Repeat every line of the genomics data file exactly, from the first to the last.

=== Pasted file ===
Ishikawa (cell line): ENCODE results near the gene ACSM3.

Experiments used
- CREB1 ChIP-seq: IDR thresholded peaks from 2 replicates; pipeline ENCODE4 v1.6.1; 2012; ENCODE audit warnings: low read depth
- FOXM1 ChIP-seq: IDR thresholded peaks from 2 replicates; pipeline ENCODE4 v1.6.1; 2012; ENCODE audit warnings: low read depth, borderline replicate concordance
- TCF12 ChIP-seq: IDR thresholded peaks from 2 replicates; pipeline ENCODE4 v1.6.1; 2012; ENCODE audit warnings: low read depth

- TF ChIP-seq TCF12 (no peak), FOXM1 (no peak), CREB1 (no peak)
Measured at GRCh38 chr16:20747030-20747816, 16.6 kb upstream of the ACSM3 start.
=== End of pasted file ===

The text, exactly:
Ishikawa (cell line): ENCODE results near the gene ACSM3.

Experiments used
- CREB1 ChIP-seq: IDR thresholded peaks from 2 replicates; pipeline ENCODE4 v1.6.1; 2012; ENCODE audit warnings: low read depth
- FOXM1 ChIP-seq: IDR thresholded peaks from 2 replicates; pipeline ENCODE4 v1.6.1; 2012; ENCODE audit warnings: low read depth, borderline replicate concordance
- TCF12 ChIP-seq: IDR thresholded peaks from 2 replicates; pipeline ENCODE4 v1.6.1; 2012; ENCODE audit warnings: low read depth

- TF ChIP-seq TCF12 (no peak), FOXM1 (no peak), CREB1 (no peak)
Measured at GRCh38 chr16:20747030-20747816, 16.6 kb upstream of the ACSM3 start.